The transformation of the world's wine industry has been among the most remarkable examples of globalisation in practice. Supermarket shelves the world over are testimony to an amazing rebirth of wine from previously overlooked regions. Recent films such as Sideways and Jonathan Nossiter's documentary Mondovino have proved unexpected smashes. Whatever temperature you serve it at, wine is hot right now.
So Olivier Torres' new book (new at least to the Anglophone world - it was published in France last year) is a welcome and timely study. The Wine Wars is a bulletin from the battlefields of globalisation, the story of how some proud people from the provinces of France fought off what might have been seen in some quarters as the inevitable march of global capital.
Torres, who is assistant professor at the University of Montpellier (ERFI-GREG) and associate researcher at EM Lyon, tells the story of the unsuccessful attempt by Robert Mondavi Winery, a multinational vineyard in the Napa Valley, California, to establish a French subsidiary in the Languedoc, in a village called Aniane. It is a tale that involves grubby local politics, populism, classic French obduracy and even a few wild boar huntsmen. More importantly, it bears out the author's thesis that in an era of the 'McDonaldisation' of culture, as one French commentator puts it, the local remains at least as important as the global.
The book revolves around the crucial but ultimately untranslatable French word terroir. Terroir is the territory, the earth, the locality, the area, the culture that surrounds you. Wine is shaped by its terroir. You can see immediately how this concept resists the trend to globalisation. Wine-makers, in particular, guard their terroir jealously.
"Space is a dimension that has been widely neglected by management, often to the advantage of time, that noble dimension in strategic analysis," Torres writes. "We nevertheless persist in believing that proximity, taken in its multiple and ambivalent sense, is the primary dimension for business management. Management of the 'senses' always precedes that of 'numbers'. The Mondavi affair is the perfect illustration."
France is wrestling with globalisation, and in many ways coming off badly.
There is fear, unhappiness and suspicion at what the French call le capitalisme sauvage. In this context, the Mondavi/Aniane partnership was quite possibly doomed from the outset. When Michael Mondavi, son of the eponymous founder, declared: "In 10 or 15 years, it would be fantastic to make wine on planet Mars", Aime Guibert, owner of the Daumas Gassac vineyard, replied that he was "attached to every square yard of this land that he knows so well".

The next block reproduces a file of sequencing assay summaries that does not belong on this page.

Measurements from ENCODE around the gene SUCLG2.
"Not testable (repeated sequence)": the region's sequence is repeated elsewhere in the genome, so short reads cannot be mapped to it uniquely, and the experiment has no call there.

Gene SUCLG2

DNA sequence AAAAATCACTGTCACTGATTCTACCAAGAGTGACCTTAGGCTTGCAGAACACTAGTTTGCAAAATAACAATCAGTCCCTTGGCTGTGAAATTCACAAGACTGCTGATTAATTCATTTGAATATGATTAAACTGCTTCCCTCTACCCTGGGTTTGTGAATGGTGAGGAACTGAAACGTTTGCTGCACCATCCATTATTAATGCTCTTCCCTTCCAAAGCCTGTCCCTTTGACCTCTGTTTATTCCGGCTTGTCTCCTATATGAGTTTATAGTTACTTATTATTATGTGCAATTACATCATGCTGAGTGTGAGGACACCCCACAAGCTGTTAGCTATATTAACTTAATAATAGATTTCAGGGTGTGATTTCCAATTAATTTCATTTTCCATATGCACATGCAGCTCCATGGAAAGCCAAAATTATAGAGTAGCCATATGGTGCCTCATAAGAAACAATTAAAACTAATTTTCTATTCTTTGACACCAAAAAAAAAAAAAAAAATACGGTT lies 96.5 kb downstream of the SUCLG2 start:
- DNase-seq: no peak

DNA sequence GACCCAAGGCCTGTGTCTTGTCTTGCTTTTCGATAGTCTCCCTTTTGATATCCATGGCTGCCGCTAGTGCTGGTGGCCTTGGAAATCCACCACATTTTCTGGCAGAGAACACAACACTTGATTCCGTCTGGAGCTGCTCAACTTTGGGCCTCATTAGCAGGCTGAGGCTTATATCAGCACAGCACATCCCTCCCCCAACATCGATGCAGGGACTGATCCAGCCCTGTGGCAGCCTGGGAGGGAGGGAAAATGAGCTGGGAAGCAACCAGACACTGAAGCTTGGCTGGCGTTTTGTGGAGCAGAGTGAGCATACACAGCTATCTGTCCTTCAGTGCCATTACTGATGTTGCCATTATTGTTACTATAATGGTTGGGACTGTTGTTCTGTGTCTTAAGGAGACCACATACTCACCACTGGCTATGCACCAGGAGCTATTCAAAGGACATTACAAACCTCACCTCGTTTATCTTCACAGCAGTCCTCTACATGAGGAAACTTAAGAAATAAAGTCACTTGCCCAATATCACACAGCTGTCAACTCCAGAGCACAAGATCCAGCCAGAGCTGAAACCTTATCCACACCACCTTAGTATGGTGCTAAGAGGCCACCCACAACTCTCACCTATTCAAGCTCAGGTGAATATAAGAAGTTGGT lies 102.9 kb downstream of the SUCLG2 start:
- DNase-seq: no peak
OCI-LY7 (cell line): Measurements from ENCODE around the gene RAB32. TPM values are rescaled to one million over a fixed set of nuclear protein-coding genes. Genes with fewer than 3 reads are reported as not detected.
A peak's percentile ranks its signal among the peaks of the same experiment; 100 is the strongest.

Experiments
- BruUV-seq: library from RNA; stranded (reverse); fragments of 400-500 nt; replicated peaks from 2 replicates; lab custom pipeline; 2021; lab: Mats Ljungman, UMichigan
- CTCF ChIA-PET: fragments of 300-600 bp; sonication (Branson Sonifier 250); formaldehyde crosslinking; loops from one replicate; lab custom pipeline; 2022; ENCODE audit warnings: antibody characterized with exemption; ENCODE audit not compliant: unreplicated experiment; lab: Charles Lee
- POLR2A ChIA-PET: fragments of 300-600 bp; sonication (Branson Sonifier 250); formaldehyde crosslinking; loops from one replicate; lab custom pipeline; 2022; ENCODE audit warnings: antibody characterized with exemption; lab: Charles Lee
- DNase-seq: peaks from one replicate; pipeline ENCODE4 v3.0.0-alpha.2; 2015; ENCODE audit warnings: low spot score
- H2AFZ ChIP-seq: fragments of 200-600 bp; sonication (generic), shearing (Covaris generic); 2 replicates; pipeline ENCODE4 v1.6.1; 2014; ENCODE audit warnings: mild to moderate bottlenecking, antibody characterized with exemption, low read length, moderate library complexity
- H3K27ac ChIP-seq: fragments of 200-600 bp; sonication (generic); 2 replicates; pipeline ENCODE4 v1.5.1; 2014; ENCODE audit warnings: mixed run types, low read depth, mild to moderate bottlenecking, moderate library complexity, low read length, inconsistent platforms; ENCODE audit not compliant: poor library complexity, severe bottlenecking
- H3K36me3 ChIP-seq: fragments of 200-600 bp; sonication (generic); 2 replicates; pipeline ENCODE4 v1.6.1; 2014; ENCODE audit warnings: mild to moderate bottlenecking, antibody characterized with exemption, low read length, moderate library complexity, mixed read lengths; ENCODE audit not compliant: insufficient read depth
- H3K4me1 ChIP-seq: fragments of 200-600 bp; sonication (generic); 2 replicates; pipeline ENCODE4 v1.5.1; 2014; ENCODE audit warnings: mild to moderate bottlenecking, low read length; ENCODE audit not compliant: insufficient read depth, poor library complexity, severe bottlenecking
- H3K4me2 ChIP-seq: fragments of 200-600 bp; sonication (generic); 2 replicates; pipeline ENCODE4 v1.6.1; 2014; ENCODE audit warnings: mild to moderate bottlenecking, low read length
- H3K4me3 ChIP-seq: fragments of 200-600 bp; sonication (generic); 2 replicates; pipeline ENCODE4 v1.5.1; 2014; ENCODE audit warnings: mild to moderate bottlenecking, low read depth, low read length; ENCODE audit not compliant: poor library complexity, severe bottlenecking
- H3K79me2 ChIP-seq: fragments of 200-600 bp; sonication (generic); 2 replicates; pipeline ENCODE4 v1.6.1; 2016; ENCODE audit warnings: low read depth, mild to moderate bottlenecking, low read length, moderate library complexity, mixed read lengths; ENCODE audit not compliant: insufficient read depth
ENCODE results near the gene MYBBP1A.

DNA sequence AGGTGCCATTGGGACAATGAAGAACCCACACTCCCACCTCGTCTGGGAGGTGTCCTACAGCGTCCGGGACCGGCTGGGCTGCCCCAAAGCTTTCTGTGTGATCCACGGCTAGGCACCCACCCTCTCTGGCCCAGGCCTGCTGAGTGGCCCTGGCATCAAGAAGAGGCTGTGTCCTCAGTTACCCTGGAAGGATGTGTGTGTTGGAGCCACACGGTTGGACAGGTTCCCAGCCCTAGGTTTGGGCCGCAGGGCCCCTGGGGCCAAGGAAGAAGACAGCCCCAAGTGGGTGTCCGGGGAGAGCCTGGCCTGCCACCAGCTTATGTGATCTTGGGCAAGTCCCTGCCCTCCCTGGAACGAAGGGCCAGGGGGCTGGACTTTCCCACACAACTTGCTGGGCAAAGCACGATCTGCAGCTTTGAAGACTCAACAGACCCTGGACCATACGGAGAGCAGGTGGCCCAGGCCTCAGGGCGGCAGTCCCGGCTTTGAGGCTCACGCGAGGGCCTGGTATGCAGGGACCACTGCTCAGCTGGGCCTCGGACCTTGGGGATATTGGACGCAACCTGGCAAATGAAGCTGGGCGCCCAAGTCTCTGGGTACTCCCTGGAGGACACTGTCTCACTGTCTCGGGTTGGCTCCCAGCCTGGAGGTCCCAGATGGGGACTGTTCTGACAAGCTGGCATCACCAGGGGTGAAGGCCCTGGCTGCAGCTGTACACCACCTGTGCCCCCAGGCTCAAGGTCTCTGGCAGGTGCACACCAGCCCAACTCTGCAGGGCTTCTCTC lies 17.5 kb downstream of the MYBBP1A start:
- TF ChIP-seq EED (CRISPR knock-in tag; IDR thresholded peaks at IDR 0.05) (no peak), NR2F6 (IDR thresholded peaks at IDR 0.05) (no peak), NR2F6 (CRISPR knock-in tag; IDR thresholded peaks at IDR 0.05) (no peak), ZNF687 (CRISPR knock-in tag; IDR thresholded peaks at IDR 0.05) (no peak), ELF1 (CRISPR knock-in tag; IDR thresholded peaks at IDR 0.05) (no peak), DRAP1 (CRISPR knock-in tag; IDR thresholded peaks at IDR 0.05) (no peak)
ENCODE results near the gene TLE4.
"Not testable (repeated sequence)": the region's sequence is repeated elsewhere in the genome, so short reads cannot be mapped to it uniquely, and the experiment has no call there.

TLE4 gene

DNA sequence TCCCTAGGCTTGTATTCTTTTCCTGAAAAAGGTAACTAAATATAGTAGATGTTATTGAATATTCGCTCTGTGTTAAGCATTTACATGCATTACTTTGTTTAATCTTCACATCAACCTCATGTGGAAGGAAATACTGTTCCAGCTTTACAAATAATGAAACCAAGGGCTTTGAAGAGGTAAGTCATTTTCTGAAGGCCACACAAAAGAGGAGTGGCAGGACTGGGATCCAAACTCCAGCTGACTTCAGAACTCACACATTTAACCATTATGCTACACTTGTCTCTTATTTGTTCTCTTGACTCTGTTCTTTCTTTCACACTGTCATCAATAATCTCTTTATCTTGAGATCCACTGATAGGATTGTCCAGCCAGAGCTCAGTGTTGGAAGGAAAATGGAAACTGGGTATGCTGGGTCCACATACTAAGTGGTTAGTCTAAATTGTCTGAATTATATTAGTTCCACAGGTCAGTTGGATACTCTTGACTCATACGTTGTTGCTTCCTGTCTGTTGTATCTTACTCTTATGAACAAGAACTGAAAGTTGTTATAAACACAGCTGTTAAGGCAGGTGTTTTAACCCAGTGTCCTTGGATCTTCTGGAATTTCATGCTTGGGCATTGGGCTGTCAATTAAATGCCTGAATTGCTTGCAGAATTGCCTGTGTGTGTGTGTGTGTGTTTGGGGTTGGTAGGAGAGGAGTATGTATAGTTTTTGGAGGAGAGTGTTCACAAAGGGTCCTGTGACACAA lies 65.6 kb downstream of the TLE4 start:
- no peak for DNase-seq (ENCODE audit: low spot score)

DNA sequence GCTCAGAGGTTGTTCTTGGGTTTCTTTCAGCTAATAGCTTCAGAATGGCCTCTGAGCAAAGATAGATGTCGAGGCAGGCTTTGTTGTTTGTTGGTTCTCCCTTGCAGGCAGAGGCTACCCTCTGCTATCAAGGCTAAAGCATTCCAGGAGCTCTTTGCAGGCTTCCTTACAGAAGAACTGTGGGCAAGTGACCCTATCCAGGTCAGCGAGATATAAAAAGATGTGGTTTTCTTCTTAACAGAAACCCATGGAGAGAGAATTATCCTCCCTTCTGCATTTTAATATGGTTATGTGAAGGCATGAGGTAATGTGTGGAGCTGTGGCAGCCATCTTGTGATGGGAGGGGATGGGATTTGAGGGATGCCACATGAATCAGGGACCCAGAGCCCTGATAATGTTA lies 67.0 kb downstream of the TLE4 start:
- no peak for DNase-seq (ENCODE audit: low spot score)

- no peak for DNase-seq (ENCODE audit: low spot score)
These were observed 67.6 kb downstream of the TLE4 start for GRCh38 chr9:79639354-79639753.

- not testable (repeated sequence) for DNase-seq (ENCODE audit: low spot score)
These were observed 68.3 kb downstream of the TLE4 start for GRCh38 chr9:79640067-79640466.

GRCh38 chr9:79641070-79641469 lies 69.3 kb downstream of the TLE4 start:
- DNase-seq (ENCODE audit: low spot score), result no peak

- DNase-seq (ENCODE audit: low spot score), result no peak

In 2001 the Mondavi group wanted to go global. "In order to be considered a truly global firm, I believe it is essential that we develop and produce the world's greatest wines in the world's best vineyards, without taking notice of countries or borders," said Mondavi. And not everyone in the locality was opposed to the project.
As the head of the co-operative said: "We urgently need the support of a group of Mondavi's renown. We small producers are still committed to high-output production, which is a sector that is going downhill because of the competition from all over the world. The arrival of Mondavi offers us financial assistance to move into the realm of quality vinification, thus giving us access to a worldwide sales network."
But Guibert was undaunted. Mondavi's wine tastes "like yoghurt", he said.
"We will all become Latinos, like their employees on the vines in California." The new communist mayor and the wild boar hunters chased Mondavi out of town, metaphorically speaking.
This is a highly instructive tale, says Torres. "The demonisation of globalisation has a two-fold effect: by fighting against what comes from afar, it strengthens the privileges of what is close by. Hence the paradox: in a globalised economy, lasting competitive advantages are increasingly found in highly localised elements (knowledge, relationships and learning) that distant competitors are unable to reproduce."
And in October 2004, the biter was bit: Mondavi was taken over by Constellation Brands for $1.3 billion. The family firm was no more. The great achievement of Torres' book is that you cannot be quite sure at the end whether Mondavi or Guibert had the right idea. Perhaps things would be clearer if you read it with a nice glass of wine in your hand.
The Wine Wars: the Mondavi affair, globalisation and terroir, Olivier Torres, Palgrave Macmillan, £55, ISBN: 0-230-00210-2, will be published on 23 June 2006.
- Stefan Stern is a management columnist at the Financial Times.